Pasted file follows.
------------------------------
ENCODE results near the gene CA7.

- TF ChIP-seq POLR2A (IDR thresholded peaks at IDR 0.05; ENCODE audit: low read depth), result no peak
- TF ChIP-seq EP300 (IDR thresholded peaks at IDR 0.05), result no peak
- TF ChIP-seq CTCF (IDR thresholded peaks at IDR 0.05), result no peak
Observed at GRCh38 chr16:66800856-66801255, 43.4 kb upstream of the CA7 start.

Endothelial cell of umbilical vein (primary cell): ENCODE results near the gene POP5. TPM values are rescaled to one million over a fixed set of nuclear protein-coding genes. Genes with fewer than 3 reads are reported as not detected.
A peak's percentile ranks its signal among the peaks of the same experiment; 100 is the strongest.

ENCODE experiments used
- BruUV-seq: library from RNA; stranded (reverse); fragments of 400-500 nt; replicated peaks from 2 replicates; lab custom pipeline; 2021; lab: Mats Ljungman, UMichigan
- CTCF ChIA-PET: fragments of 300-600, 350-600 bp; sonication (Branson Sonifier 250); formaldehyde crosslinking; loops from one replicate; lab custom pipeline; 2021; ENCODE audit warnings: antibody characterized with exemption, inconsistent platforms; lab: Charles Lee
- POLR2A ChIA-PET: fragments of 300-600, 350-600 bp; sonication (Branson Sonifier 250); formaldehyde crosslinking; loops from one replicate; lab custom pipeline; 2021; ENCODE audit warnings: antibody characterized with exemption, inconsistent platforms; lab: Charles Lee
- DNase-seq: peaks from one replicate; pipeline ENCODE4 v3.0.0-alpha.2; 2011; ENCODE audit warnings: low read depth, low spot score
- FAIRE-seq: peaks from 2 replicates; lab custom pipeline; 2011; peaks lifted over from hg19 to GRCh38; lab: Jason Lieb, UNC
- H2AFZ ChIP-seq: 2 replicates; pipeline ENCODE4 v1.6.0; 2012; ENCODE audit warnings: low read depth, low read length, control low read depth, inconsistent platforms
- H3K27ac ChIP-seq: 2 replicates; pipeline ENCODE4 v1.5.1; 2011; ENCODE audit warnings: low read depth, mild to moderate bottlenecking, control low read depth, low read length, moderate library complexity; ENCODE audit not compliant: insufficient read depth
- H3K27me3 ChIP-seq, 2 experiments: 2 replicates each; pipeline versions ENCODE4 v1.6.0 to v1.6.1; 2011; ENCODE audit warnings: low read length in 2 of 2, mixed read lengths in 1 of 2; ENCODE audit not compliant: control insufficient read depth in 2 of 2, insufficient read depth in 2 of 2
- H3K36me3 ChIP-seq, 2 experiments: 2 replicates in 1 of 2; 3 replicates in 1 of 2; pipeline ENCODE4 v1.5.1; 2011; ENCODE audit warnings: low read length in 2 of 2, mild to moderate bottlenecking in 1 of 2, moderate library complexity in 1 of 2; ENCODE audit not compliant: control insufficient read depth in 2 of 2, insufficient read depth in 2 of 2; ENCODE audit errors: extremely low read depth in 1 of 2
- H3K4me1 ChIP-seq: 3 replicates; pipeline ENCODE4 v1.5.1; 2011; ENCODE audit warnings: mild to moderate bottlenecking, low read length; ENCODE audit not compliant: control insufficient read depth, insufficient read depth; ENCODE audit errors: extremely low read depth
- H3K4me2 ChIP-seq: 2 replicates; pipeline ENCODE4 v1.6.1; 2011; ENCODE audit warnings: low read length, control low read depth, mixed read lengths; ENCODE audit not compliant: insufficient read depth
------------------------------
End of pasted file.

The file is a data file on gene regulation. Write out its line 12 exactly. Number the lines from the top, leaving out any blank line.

- DNase-seq: peaks from one replicate; pipeline ENCODE4 v3.0.0-alpha.2; 2011; ENCODE audit warnings: low read depth, low spot score